Being sociable on web TV

What kind of interactional situation does the image below show? One guy is intensely occupied with writing on his keyboard while the other guy next to him is pointing to something on his laptop screen, seemingly commenting on what he is seeing. Whether the guy next to him is interested in what is said or not is hard to tell. Shortly after this screenshot is taken, the guy to the left who is in fact a TV broadcast sports commentator, without taking his eyes off of the laptop, says, ‘it’s pretty boring TV when we’re both sitting here reading’.



With this comment, he recognises the somewhat unusual situation where they both ignore the viewer and instead engage with what is happening on their computer screens. The direct-to-camera shot of a person speaking has been considered fundamental for the shaping of an intimate relationship with viewers who need to feel included and attended to by broadcasters to stay interested (Scannell 2010, p. 45). To not look at the camera for lengthy periods of time is thus something which breaks established broadcast practices.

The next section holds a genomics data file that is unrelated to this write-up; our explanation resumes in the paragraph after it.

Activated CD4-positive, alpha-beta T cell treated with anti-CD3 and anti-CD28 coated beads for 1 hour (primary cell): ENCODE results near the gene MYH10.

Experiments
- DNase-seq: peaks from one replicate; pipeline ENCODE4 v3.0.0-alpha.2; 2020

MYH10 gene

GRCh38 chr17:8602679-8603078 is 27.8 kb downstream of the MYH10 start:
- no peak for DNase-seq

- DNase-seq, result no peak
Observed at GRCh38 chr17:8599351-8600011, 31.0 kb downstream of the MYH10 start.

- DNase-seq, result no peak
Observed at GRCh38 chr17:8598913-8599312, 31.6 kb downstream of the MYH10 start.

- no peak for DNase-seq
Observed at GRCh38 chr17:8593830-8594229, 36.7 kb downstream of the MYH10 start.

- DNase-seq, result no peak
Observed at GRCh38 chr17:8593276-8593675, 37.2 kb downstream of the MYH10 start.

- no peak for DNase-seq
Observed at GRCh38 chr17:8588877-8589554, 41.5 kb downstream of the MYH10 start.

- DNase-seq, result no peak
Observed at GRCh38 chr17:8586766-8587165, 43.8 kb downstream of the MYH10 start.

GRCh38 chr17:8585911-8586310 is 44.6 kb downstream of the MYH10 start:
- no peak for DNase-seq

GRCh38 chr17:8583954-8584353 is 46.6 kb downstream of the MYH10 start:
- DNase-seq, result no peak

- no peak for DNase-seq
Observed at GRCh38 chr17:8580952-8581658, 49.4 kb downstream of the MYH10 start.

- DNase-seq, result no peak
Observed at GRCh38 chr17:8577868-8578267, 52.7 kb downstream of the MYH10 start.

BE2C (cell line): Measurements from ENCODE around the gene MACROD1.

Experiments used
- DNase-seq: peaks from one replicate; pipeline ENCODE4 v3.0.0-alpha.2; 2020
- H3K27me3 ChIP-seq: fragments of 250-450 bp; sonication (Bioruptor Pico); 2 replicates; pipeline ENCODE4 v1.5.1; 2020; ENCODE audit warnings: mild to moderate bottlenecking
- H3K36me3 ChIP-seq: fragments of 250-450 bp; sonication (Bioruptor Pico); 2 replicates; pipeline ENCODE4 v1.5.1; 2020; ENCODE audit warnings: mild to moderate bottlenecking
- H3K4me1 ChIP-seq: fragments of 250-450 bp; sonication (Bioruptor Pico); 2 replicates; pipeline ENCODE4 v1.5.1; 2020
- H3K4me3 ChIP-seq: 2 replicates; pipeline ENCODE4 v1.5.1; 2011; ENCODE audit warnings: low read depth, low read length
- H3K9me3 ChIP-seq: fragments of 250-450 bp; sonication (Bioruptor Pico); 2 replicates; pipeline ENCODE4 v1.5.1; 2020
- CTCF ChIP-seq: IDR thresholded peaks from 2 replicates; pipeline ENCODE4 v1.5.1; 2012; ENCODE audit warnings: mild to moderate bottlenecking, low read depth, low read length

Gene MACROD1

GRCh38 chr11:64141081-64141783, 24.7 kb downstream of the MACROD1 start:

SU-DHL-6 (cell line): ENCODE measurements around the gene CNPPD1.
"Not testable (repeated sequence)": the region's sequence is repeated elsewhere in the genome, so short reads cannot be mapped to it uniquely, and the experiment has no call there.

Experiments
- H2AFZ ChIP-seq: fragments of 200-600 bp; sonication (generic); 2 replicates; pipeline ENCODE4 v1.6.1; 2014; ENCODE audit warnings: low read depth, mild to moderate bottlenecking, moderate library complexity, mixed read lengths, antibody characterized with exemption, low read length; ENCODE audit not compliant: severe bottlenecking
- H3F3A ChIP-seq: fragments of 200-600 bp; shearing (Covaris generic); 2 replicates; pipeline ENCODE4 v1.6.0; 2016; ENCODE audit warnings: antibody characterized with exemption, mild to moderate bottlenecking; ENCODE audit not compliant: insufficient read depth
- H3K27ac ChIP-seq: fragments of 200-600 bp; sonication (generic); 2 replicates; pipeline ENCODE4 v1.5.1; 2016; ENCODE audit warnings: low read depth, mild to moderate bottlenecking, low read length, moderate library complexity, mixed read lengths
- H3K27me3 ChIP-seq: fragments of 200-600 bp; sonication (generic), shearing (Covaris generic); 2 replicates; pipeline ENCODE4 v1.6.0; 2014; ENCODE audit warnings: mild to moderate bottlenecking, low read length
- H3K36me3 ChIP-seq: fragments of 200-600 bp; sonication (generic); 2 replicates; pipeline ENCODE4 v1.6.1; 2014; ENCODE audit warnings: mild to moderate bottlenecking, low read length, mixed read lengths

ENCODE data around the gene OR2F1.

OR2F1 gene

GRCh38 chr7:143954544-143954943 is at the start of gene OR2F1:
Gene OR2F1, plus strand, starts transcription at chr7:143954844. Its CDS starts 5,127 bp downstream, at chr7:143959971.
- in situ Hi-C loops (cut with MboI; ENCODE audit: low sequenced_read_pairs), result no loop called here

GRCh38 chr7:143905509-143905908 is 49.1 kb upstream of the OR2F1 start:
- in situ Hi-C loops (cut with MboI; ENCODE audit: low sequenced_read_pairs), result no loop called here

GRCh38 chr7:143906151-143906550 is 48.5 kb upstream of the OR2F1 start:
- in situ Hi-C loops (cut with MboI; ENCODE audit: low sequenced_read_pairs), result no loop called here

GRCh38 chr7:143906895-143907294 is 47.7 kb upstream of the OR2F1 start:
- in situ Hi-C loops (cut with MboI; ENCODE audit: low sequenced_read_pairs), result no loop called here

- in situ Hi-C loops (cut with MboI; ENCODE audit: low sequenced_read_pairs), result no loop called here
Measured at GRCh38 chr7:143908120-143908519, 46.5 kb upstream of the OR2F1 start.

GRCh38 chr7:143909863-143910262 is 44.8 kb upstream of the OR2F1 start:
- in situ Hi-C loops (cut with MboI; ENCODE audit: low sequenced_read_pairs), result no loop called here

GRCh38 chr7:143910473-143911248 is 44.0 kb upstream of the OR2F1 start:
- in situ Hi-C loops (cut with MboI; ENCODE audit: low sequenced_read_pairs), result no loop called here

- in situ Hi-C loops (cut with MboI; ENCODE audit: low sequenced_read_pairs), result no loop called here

It would also be perfectly acceptable to engage in a dialogue and exchange looks between them as TV journalists often do. In such an interactional situation, they would actively work at displaying their mutual activity both physically and discursively (Kroon Lundell 2010). Here they do neither of the above, but apparently also feel the need to comment about this breach from established interactional ‘rules’ for how to behave on TV.

However, this image is not taken from a regular TV broadcast. It is from a live-streamed webcast called The Warm-Up (Uppvärmningen) produced by Swedish Public Service Television’s (SVT) sportsdesk before they, in their own words, start the ‘real programme’ on ordinary TV. This is a new communication platform for many broadcasters and requires another kind of audience address than the one we know from regular TV productions.